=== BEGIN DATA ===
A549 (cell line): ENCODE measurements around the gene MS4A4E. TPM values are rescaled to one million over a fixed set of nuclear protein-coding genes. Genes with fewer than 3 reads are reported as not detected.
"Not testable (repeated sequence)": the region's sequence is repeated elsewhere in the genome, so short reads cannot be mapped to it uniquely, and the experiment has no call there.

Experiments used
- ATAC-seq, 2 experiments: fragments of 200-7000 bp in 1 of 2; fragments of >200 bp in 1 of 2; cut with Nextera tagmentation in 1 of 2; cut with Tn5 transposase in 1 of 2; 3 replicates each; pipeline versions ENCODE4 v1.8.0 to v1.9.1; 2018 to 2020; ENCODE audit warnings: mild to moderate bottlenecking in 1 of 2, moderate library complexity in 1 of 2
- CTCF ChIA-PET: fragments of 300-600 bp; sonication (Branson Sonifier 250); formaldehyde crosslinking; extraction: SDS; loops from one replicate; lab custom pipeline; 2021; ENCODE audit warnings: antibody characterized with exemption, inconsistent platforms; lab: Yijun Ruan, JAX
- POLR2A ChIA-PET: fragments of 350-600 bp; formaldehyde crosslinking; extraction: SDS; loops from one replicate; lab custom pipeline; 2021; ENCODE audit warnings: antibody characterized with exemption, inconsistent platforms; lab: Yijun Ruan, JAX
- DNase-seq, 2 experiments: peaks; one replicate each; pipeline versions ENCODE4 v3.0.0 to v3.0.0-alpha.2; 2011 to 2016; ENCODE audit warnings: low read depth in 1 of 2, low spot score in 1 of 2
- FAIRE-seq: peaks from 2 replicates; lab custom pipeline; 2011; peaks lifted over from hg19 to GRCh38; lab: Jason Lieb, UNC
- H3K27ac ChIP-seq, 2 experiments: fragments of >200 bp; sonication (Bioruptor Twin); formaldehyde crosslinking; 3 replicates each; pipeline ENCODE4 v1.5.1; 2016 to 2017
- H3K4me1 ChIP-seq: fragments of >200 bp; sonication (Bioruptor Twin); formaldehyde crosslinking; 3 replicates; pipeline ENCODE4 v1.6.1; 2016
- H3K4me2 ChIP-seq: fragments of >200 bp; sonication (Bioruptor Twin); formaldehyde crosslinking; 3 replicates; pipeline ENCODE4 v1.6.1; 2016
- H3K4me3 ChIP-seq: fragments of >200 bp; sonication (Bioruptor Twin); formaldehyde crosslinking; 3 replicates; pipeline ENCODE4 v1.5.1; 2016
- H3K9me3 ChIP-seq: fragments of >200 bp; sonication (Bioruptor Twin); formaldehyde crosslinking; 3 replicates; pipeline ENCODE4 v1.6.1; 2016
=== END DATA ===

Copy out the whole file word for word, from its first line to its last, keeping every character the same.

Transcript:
A549 (cell line): ENCODE measurements around the gene MS4A4E. TPM values are rescaled to one million over a fixed set of nuclear protein-coding genes. Genes with fewer than 3 reads are reported as not detected.
"Not testable (repeated sequence)": the region's sequence is repeated elsewhere in the genome, so short reads cannot be mapped to it uniquely, and the experiment has no call there.

Experiments used
- ATAC-seq, 2 experiments: fragments of 200-7000 bp in 1 of 2; fragments of >200 bp in 1 of 2; cut with Nextera tagmentation in 1 of 2; cut with Tn5 transposase in 1 of 2; 3 replicates each; pipeline versions ENCODE4 v1.8.0 to v1.9.1; 2018 to 2020; ENCODE audit warnings: mild to moderate bottlenecking in 1 of 2, moderate library complexity in 1 of 2
- CTCF ChIA-PET: fragments of 300-600 bp; sonication (Branson Sonifier 250); formaldehyde crosslinking; extraction: SDS; loops from one replicate; lab custom pipeline; 2021; ENCODE audit warnings: antibody characterized with exemption, inconsistent platforms; lab: Yijun Ruan, JAX
- POLR2A ChIA-PET: fragments of 350-600 bp; formaldehyde crosslinking; extraction: SDS; loops from one replicate; lab custom pipeline; 2021; ENCODE audit warnings: antibody characterized with exemption, inconsistent platforms; lab: Yijun Ruan, JAX
- DNase-seq, 2 experiments: peaks; one replicate each; pipeline versions ENCODE4 v3.0.0 to v3.0.0-alpha.2; 2011 to 2016; ENCODE audit warnings: low read depth in 1 of 2, low spot score in 1 of 2
- FAIRE-seq: peaks from 2 replicates; lab custom pipeline; 2011; peaks lifted over from hg19 to GRCh38; lab: Jason Lieb, UNC
- H3K27ac ChIP-seq, 2 experiments: fragments of >200 bp; sonication (Bioruptor Twin); formaldehyde crosslinking; 3 replicates each; pipeline ENCODE4 v1.5.1; 2016 to 2017
- H3K4me1 ChIP-seq: fragments of >200 bp; sonication (Bioruptor Twin); formaldehyde crosslinking; 3 replicates; pipeline ENCODE4 v1.6.1; 2016
- H3K4me2 ChIP-seq: fragments of >200 bp; sonication (Bioruptor Twin); formaldehyde crosslinking; 3 replicates; pipeline ENCODE4 v1.6.1; 2016
- H3K4me3 ChIP-seq: fragments of >200 bp; sonication (Bioruptor Twin); formaldehyde crosslinking; 3 replicates; pipeline ENCODE4 v1.5.1; 2016
- H3K9me3 ChIP-seq: fragments of >200 bp; sonication (Bioruptor Twin); formaldehyde crosslinking; 3 replicates; pipeline ENCODE4 v1.6.1; 2016